Fruit at the retail level
February 24th, 2020 / By: Gary Ledbetter | Editor / comments
But the fruit of the Spirit is love, joy, peace, longsuffering, kindness, goodness, faithfulness, gentleness, self-control. Against such there is no law (Galatians 5:22-23).
As I write this, my news website is in the fourth day of being down. I’ve come to the point where I’d like to know the name and contact information of someone at whom I can righteously and productively yell. Maybe you know the urge: your flight was cancelled and the only people you can talk to had no part in the decision and can’t currently solve your problem, or some genius decided to close lanes on three parallel routes on your way home so that you have no way that doesn’t take much longer. The possibilities are endless and familiar. I don’t want to make grumpy faces at the people sent to meet the inconvenienced public, but I very much want to make them at somebody up the food chain. But of course that’s rarely possible. Decision makers are in positions to hire people to take the heat for them.
But everyday frustrations are not the point; my desire to “get satisfaction” in mundane situations is the problem I can address. It is a hard part of my sanctification. That is why my wife says I’m not always a pleasant traveler—airports are efficient factories of frustration for impatient people. I admit it: my instinct for justice in most cases is fleshly. Living or traveling in a large metro area is a tailor-made trap for those of us who are sometimes easily vexed. Here are some mantras I use:
It’s not this person’s fault. In airport travel it’s almost always true that the people you talk to did not cancel the flight, set the rates or make the applicable federal regulations. It’s not fair to make them miserable just because you are. This also applies in many other settings. Have you ever griped at or about the pastor because the auditorium was chilly or the restroom was out of tissue?
It is this person’s fault, be generous with him. Biblical “goodness” carries the idea of generosity (forgiveness, kind assumptions, etc.). Maybe this is the greatest lack within our churches or our fellowship of churches—assuming that a person can be earnestly and benevolently mistaken. Those of us who also make mistakes certainly do expect this kind of mercy. And those of us who are actually guilty of bad intent desire forgiveness from others. We must give it to others.
Don’t attribute to malice what is better explained by ignorance. This is a favorite of mine. It moves me from “What is wrong with you!” to “Okay, how can we fix this?” It makes that airline gate attendant a partner in a solution rather than an enemy. It’s easier to assume the worst but rarely helpful.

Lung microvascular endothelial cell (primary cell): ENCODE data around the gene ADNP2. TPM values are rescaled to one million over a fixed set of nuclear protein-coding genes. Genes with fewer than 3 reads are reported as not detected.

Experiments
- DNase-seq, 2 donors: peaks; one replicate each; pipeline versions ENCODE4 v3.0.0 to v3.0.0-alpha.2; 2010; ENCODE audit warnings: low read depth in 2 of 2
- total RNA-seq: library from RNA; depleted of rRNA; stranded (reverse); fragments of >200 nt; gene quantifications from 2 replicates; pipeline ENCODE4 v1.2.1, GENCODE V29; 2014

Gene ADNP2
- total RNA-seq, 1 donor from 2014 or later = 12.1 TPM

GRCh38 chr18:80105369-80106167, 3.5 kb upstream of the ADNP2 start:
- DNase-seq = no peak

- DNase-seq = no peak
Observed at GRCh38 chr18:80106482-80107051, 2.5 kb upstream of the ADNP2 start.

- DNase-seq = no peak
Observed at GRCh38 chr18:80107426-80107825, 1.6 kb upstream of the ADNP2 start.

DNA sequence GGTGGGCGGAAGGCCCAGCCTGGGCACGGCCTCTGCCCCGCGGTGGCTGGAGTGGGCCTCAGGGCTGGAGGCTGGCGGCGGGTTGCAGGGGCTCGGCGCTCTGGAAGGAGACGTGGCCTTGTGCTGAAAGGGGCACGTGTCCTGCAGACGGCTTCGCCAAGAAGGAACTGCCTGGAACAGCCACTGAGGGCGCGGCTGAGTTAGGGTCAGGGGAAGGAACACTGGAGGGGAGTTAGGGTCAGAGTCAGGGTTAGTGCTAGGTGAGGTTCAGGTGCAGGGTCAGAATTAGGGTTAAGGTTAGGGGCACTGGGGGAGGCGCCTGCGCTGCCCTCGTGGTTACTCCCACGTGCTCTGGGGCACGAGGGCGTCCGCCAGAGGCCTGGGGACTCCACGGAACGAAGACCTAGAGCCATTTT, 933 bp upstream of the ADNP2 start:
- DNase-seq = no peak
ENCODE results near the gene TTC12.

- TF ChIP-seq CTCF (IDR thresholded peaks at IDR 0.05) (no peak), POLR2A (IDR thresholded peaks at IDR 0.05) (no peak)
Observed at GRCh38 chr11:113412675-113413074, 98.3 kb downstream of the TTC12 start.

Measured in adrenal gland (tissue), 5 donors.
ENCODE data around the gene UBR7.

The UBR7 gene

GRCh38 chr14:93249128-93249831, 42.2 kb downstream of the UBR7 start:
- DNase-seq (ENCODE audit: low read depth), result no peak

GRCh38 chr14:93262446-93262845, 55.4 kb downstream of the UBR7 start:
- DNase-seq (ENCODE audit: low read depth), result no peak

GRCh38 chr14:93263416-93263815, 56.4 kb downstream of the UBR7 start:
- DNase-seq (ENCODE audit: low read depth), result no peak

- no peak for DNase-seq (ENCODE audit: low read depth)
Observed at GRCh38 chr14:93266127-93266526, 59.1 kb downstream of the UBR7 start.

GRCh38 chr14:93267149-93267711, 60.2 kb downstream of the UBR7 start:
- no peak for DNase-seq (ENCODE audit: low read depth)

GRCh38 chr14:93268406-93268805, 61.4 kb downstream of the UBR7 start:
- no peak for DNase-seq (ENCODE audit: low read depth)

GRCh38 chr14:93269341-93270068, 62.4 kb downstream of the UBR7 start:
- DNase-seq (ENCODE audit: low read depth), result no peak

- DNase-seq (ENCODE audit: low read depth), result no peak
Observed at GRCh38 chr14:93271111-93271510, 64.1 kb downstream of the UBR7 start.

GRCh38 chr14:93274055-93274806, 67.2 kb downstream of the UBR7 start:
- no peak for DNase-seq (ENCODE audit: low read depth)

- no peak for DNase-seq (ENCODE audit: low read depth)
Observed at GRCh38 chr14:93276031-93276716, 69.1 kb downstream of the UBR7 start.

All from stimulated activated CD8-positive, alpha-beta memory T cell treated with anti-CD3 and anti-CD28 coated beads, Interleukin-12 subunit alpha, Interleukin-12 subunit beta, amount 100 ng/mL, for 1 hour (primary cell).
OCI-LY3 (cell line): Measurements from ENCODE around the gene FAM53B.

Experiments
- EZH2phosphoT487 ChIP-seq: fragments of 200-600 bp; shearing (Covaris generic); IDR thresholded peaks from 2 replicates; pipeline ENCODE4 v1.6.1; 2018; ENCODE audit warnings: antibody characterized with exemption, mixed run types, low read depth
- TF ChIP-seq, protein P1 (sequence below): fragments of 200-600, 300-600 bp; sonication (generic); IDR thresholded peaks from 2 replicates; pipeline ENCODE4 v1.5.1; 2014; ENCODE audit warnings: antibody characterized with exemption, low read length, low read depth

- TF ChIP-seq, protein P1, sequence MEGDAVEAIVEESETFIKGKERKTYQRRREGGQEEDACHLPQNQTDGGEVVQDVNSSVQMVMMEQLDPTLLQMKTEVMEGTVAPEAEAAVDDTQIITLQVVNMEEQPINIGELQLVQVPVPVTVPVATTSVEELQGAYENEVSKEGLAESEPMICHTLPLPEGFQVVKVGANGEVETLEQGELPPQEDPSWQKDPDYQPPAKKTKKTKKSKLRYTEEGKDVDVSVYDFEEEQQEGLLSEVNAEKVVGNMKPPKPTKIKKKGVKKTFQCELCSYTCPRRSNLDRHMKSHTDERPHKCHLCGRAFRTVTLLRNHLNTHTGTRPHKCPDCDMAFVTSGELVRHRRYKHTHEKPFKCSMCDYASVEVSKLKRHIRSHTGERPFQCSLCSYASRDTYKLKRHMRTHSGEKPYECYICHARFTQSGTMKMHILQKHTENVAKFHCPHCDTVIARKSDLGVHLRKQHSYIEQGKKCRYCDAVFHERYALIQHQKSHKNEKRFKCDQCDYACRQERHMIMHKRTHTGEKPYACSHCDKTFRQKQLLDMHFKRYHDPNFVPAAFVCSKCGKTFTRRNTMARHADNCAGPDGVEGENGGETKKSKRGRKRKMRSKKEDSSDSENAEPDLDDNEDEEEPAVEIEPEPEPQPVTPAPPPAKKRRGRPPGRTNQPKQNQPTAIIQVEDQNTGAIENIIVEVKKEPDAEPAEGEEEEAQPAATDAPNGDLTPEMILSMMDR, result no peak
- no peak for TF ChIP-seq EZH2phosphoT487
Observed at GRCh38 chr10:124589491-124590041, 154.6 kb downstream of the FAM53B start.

The person before you can help you or hurt you. Now this is the pragmatic mantra. Even those at the sharp end of a business have some discretion to give you a break. Maybe they can extend themselves just a bit to help you out. Why would they do that if you charge at them waving your arms and shouting? Remember, they could also lose your file or ignore you for a crucial few minutes. When you call a business, the person who answers the phone also has a good deal of power. Treating that person shabbily is not in your best interest. If her boss is a good boss, your behavior will have systemic consequences as you seek a solution. Someone close to me tends to approach every clerk as a conspirator against him. Strange how rarely that works.
The clerk, the pastor, the deacon, the motorist, is a person for whom Christ died. I use this one daily, more often than daily. Imagine tailgating the slow people in front of you and honking when they don’t dash away after the light turns green, then following them into the church parking lot on Sunday morning. We do not have the ability to amend a person’s bad habits as we pass through a store or complain about him in Sunday School, but we can wreck our relationship with him. It’s pretty much the exact opposite of Philippians 2:5.
A lot of us are talking these days about unity, temperate dialogue and self-control. That’s good and I add my voice, and my confession, to this conversation. Maybe we need to think more broadly than just minding our tongues (even digital ones). We occasionally have a chance to make someone’s situation better by how we respond. More easily, we can make someone’s situation worse by being jerks. Either way, how we treat people bears fruit beyond our imagining.
Acting like a jerk is in the Bible as well, by the way. Paul calls those the works of the flesh, things which do not typify those who have been transformed by the Savior.